It is absolutely astounding that one of the biggest political and media stories of our time is getting such little political and media attention. What I’m referring to, of course, is the Brexit-Trump-Cambridge Analytica-Facebook-Russia story.
As you know, two polls in 2016 turned European and global politics upside down: the Brexit result in the EU referendum, and the election of tycoon-TV celebrity Donald Trump to the American presidency. Both results were dramatic and astonishing, they subverted an existing political order and felt quite cataclysmic. But now we are learning more and more about how both campaigns, and both results, were intrinsically linked not just to wealthy right-wing funding and the alt right in the US — but also to Russia.
The idea of the Russians being the sinister force striving to infiltrate and manipulate the US presidency and institutions of western governments may seem like a Hollywood movie plot to us, but in this case, truth seems to far outstrip fiction. Last week new evidence came to light that the Leave EU campaign as well as the ‘political advertising’ firm, Cambridge Analytica, linked to both Brexit and the Trump campaign were also in close contact with the Russians.
New evidence shows that Leave EU sought contact with the Russians following the rebuttal of the Russian embassy in London to Foreign Secretary Phillip Hammond’s pre-referendum remark in a March 2016 speech that “the only country who would like us to leave the EU is Russia”. The robust rebuttal to this was perceived by the social media influencers working for the Leave campaign as a potential ‘tile’ i.e. an effective image for social media messaging. It has now been confirmed that following this there were several meetings between Leave EU’s Andy Wigmore, Aaron Banks (a businessman, “who gave the campaign the largest political donation in British history”), and the Russian Embassy. It was also revealed that social media harassment of the reporter leading this investigation came from both the Russians and these individuals.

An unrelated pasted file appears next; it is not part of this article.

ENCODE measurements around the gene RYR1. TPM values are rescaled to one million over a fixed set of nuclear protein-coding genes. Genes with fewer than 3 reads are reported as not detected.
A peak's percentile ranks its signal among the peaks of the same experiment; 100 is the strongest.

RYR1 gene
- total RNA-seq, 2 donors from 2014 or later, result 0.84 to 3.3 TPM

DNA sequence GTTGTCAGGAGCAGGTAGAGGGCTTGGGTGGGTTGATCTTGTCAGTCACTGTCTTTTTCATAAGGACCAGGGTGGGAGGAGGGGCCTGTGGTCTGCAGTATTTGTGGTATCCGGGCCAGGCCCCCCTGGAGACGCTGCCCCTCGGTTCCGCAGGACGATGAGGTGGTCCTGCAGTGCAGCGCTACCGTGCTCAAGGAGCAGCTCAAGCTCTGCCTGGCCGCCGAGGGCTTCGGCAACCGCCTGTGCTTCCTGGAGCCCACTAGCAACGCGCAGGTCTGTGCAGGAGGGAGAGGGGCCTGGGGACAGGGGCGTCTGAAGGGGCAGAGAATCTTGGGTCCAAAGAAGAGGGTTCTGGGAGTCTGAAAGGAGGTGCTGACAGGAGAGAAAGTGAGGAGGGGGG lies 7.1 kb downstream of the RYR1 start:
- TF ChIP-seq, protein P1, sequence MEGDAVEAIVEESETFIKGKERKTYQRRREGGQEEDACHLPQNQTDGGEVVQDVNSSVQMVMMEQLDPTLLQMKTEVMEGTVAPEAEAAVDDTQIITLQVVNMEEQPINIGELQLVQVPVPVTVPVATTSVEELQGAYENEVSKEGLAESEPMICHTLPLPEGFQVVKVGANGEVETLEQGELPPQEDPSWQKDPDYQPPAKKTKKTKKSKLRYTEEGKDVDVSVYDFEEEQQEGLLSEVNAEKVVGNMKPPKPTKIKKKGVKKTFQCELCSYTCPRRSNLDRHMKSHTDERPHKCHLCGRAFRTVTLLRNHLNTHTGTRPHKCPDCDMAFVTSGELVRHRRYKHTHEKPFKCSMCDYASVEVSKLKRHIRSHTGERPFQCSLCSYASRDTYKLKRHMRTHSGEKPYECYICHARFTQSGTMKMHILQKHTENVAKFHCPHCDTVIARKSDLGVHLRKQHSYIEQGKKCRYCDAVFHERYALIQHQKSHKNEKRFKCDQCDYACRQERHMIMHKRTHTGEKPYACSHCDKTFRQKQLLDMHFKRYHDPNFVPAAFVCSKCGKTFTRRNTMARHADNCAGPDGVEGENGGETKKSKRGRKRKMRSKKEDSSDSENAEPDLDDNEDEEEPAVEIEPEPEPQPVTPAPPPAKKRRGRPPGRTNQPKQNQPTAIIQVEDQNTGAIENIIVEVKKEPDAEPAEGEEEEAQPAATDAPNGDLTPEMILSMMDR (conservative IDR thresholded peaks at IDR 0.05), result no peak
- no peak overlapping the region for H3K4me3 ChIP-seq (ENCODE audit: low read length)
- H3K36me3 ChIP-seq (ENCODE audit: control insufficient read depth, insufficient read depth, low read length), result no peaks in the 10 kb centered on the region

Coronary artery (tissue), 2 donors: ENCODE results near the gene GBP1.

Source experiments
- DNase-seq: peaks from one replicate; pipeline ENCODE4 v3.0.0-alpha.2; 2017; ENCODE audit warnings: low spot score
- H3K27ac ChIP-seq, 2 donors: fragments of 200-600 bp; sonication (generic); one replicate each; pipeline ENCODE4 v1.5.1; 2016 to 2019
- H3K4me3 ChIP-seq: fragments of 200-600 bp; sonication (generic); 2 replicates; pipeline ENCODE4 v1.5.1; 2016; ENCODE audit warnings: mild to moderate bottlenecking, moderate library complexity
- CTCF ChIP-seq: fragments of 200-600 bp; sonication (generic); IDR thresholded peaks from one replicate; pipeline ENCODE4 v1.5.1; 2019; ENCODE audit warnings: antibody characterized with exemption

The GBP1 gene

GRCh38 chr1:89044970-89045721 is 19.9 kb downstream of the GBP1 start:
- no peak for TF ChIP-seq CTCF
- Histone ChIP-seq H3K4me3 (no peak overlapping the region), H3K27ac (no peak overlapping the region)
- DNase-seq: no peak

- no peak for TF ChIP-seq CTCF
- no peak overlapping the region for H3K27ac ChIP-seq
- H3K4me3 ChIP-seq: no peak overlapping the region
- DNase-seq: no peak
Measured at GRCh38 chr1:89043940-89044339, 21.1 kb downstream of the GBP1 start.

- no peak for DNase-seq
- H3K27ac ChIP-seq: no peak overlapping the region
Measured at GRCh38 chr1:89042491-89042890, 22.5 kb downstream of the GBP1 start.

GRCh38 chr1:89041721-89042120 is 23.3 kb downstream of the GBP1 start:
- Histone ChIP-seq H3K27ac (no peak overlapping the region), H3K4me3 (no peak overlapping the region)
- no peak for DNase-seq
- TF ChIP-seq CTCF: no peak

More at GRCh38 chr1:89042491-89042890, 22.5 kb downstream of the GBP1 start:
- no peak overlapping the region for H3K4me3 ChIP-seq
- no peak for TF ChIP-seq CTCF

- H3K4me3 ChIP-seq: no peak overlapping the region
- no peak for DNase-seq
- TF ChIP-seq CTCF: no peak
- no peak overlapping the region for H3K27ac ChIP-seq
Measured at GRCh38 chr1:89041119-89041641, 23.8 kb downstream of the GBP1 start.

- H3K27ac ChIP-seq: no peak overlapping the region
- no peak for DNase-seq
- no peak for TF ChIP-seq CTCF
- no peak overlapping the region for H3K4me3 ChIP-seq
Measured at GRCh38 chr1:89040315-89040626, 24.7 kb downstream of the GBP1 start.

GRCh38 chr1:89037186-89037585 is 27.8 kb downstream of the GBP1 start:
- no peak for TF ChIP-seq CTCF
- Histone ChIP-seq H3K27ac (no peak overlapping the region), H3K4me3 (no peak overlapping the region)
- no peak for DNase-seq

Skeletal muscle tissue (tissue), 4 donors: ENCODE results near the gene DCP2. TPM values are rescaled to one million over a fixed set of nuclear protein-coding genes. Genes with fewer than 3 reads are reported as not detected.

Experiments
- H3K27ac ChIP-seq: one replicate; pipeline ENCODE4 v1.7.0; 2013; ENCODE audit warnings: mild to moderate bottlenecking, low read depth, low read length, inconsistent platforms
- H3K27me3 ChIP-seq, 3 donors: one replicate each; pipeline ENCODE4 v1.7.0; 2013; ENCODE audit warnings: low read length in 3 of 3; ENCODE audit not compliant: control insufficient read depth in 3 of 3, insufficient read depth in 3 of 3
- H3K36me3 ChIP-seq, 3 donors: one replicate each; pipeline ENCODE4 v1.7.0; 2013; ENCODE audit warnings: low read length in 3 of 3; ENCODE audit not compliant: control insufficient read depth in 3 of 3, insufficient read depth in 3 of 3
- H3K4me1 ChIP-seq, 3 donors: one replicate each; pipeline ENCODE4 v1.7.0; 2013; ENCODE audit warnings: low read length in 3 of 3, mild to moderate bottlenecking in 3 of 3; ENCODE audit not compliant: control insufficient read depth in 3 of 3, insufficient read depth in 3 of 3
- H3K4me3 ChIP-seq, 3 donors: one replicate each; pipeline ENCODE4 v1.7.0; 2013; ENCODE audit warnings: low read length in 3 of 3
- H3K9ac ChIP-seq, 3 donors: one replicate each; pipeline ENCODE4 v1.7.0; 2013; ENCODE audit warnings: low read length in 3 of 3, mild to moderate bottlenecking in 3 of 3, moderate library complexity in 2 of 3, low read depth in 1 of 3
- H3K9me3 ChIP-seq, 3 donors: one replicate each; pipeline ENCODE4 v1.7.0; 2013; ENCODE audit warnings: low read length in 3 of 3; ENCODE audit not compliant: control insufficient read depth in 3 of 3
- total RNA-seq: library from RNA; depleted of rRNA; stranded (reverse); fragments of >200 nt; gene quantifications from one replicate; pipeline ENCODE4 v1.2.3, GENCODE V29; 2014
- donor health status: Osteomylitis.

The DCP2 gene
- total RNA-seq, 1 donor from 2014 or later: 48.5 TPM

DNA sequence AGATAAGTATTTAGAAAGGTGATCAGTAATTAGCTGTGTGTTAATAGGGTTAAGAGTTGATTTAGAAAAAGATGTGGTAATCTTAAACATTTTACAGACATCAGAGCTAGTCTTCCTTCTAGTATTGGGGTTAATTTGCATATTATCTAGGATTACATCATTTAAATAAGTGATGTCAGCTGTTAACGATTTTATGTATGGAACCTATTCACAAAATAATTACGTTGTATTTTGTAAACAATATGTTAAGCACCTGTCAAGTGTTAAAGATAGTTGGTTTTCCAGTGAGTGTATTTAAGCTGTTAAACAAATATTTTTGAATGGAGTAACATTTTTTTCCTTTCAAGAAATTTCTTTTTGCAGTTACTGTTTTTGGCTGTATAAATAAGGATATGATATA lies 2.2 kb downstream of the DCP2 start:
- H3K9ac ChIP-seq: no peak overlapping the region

The British newspaper The Guardian has been key in investigating the links between both campaigns, and right-wing, anti-establishment lobbies and a team headed by Carole Cadwalladr has pursued the story with determination and clarity. Channel 4 News has done the same, yet this political scandal has not reverberated as it should have because so many other news organisations have downplayed and undermined this very important investigation. All along the way, attempts have been made to malign and discredit the reporters and whistleblowers responsible for the revelations. And most disturbingly, Britain’s public broadcaster, the BBC, has treated the story as opinion rather than news.
As columnist Nick Cohen points out, if the broadcaster mentions the story “it treats it as boxing match in which the corporation occupies the lofty position of impartial referee” and he goes on to say “on the Brexit scandal, the BBC offers something worse than fake news: it offers no news. In this, the broadcasters are a true reflection of a compromised political system”.
The scandal has also been eclipsed worldwide because of the media environment of the hysterical TV-based 24 hour news cycle in which trivial stories are shouted out in the same tone as important stories — ‘Man bites dog’ gets the same treatment as ‘US President assassinated’. Although investigations into the Brexit and Trump campaign’s links with Cambridge Analytica and Russia are ongoing in both Britain and the US, the media has failed to bring clarity and gravity to the reporting of these.
This is a political blockbuster of a story: more gripping than any Cold War thriller and more sinister than The Manchurian Candidate. Yet despite this, we are choosing to ignore the true import of it, we are happy to overlook the money trail and the lucrative deals linked to it, and we seem to have chosen to be in denial about how we are being manipulated and used by social media firms with dodgy objectives.
Truth really is stranger than fiction. And nobody seems to want to deal with the truth anyway.
A very low point in media history…
This is an edited version of the column that appeared in print.